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Voting for a ‘new’ India

It was not a bad slogan and indeed a worthy cause, but the tenor of the gathering indicated that it came from an old Congress playbook from a time when the language of political power was English.

PM Modi has proved that in the ‘new’ India, it is he who will decide what the narrative should be, and that this narrative will include hyper-nationalism, Hindutva, self-reliance and massive investment in welfare schemes and infrastructure.

In Mumbai on Marine Drive days before the election results came, I was on my morning walk when I noticed what looked like a carnival. Young girls in red with Priyanka Gandhi’s slogan ‘ladki hoon, lad sakti hoon’ written on their shirts were gathered around a stage from which a man kept yelling, ‘Give it up for the girls. They are now coming in thick and fast.’ It was a marathon organised to show that the Congress party was behind the cause of empowering women and, if anyone missed this, they needed only to look at the huge posters of Indira Gandhi, Sarojini Naidu and other Congress ladies, to be certain that this was a promotion for the cause Priyanka had identified with in the hope of winning Uttar Pradesh.

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It was not a bad slogan and indeed a worthy cause, but the tenor of the gathering indicated that it came from an old Congress playbook from a time when the language of political power was English. There was a fake, brittle quality to the event and I was mulling over this when I heard cries of ‘Vande Mataram’ and ‘Jai Shri Ram’ from another part of Marine Drive. Here there was a yoga class coming to an end and the chants that marked its conclusion were spontaneous and natural. These were not BJP partisans, but they related to Modi’s ‘new’ India. This India was born in 2014. Before then we were ruled by leaders who spoke English and whose main purpose for being in politics was to ensure that their progeny inherited their constituencies and their political parties.

Also by Tavleen Singh |Truth, lies & propaganda

It is true that there are people like this in Modi’s BJP, but in his election speeches this time it was not accidental that he kept repeating that this was a fight between his kind of politics and ‘parivarvaad’ or dynastic democracy. Akhilesh Yadav tried often during the campaign to mock the Prime Minister for not having a family. He dismissed his ‘parivaarvaad’ charge as a distraction. The main issues, he said, were unemployment, poverty, broken promises to farmers and a general economic decline. Yes. These are the real issues, but somehow India’s voters believe that the old political parties that are run like family firms will never be able to find solutions. They believe this because they have failed them in the past and appear to have learned nothing new in the seven years in which Narendra Modi has towered over the political landscape like a Colossus.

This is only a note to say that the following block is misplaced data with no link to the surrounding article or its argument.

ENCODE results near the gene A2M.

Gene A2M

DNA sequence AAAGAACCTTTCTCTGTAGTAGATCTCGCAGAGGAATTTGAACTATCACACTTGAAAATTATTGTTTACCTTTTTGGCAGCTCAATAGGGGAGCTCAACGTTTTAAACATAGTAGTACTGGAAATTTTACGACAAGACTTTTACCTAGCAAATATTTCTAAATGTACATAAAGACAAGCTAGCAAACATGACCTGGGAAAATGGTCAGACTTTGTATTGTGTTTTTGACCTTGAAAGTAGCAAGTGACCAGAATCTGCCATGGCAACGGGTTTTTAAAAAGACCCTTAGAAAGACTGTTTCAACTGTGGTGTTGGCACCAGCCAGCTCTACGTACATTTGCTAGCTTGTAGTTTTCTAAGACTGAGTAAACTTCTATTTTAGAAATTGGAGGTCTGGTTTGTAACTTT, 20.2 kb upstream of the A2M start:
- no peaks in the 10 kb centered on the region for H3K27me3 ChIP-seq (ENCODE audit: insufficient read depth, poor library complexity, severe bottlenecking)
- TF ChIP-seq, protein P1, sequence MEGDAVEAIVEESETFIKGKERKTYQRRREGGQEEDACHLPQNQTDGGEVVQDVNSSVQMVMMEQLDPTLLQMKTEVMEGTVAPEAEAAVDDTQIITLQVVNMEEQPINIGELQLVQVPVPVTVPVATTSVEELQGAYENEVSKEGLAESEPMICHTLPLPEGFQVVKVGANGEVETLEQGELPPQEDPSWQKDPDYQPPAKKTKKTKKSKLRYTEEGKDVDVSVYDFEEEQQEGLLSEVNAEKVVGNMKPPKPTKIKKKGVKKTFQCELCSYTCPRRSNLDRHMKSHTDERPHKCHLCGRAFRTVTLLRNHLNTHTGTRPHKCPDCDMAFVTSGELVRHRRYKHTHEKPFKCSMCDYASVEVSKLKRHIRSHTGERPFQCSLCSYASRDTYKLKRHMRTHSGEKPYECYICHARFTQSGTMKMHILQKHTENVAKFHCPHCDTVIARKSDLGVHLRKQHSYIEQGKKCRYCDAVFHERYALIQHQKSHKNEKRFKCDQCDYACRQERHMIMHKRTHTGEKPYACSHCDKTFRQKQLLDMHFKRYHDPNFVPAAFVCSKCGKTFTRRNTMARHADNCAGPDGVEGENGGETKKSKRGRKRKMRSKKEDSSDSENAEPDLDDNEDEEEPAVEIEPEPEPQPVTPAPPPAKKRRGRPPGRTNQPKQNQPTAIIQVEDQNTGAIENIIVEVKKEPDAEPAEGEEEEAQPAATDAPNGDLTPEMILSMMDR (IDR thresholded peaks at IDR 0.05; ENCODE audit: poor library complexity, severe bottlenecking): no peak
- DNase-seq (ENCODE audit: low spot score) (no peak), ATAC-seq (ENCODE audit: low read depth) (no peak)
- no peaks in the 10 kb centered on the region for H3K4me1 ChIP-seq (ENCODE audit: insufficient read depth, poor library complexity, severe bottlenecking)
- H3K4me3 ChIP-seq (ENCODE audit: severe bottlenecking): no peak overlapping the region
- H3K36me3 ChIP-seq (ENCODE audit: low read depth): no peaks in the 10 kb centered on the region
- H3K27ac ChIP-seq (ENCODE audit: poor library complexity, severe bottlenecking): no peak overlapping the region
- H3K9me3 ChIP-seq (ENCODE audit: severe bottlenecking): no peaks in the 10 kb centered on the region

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Modi has proved that in the ‘new’ India, it is he who will decide what the narrative should be, and that this narrative will include hyper-nationalism, Hindutva, self-reliance and massive investment in welfare schemes and infrastructure. He has made it clear that this is what he stands for and shown that even when he makes mistakes, as he did during the second, lethal upsurge of the pandemic last summer, he can rectify them and move on. When it was discovered that his government had failed to order enough vaccinations on time, he covered this up by massive propaganda about India having set in motion the ‘largest vaccination programme in the world’.

In sharp contrast, our ‘secular’ political parties have not been able to explain to voters what it is they stand for. The Congress party’s two main leaders seem to have no idea at all what they should stand for. Rahul Gandhi devotes most of his speeches to yelling about Modi being a thief who works only for the interests of his ‘four rich friends’. His sister Priyanka seems to believe that the only contribution she can make is to keep talking about the glories and sacrifices of her father and grandmother. She seems not to have noticed yet that most Indian voters are too young to remember them. When all else fails, Rahul and Priyanka end up emulating Modi by going off to some temple and ensuring that TV reporters record every worshipful moment.

The message to me personally from the results that came from Uttar Pradesh, Uttarakhand, Punjab, Manipur and Goa is that people are willing to give Modi chance after chance because they see no alternative at all. Modi’s political and economic failures have been staggering since his second term began. The protests against the Citizenship (Amendment) Act and the farm laws were handled disastrously and there have been no dazzling achievements in the handling of Covid or the economy. The state of national security can be gauged from China’s land grab in Ladakh. The manner in which Hindutva is spreading has caused deep divisions between Hindus and Muslims. But, somehow India has changed into a country in which ordinary people who did not believe their leaders were made of the same cloth and culture as themselves now seem to believe that Modi can be trusted.

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He seems to them to represent change, and change is what they want. Nowhere is this more evident than in Punjab. As a fellow Jat Sikh said to me, ‘We are giving AAP a chance because the others have all let us down.’ In Uttar Pradesh voters have been disappointed with Yogi Adityanath, but they are willing to give him a second chance because they know that Akhilesh Yadav may be young, energetic, and charismatic, but that Modi is right when he charged him with representing that old disease of ‘parivarvaad’.

First published on: 13-03-2022 at 05:26:48 am
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